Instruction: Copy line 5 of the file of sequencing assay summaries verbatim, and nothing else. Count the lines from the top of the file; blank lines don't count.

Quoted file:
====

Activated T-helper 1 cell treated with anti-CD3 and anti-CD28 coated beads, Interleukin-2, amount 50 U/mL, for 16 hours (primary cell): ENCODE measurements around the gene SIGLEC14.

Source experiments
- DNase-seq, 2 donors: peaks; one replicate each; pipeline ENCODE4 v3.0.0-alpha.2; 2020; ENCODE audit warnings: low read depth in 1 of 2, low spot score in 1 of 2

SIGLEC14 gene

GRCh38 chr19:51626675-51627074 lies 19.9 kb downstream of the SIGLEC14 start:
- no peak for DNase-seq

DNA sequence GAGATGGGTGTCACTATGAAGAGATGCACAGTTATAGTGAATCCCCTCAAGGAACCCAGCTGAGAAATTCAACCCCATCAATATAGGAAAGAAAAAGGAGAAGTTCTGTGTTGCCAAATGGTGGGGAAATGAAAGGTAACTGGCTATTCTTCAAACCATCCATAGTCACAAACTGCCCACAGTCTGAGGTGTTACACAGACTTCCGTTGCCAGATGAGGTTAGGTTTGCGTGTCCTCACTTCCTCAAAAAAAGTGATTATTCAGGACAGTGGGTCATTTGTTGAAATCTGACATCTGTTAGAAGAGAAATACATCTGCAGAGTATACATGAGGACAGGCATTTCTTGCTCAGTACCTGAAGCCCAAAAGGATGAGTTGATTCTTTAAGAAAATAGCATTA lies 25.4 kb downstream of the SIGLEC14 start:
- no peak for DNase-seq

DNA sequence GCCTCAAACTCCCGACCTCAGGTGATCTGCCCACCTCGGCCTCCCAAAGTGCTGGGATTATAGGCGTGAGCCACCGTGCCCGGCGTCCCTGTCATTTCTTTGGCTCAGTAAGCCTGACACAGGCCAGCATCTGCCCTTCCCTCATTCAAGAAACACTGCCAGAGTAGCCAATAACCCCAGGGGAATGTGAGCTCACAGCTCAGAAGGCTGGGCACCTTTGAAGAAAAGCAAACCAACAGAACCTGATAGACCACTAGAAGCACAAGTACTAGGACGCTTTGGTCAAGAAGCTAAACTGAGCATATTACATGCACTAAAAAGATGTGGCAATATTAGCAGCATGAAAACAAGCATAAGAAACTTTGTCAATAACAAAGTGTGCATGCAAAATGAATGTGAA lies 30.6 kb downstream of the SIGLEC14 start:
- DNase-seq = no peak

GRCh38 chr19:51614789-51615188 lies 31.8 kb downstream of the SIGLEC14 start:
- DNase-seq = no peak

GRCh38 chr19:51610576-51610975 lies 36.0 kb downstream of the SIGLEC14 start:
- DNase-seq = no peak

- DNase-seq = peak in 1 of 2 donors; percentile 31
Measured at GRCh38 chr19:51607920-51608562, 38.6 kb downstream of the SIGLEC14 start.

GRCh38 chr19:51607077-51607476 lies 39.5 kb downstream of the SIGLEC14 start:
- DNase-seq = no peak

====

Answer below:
GRCh38 chr19:51626675-51627074 lies 19.9 kb downstream of the SIGLEC14 start: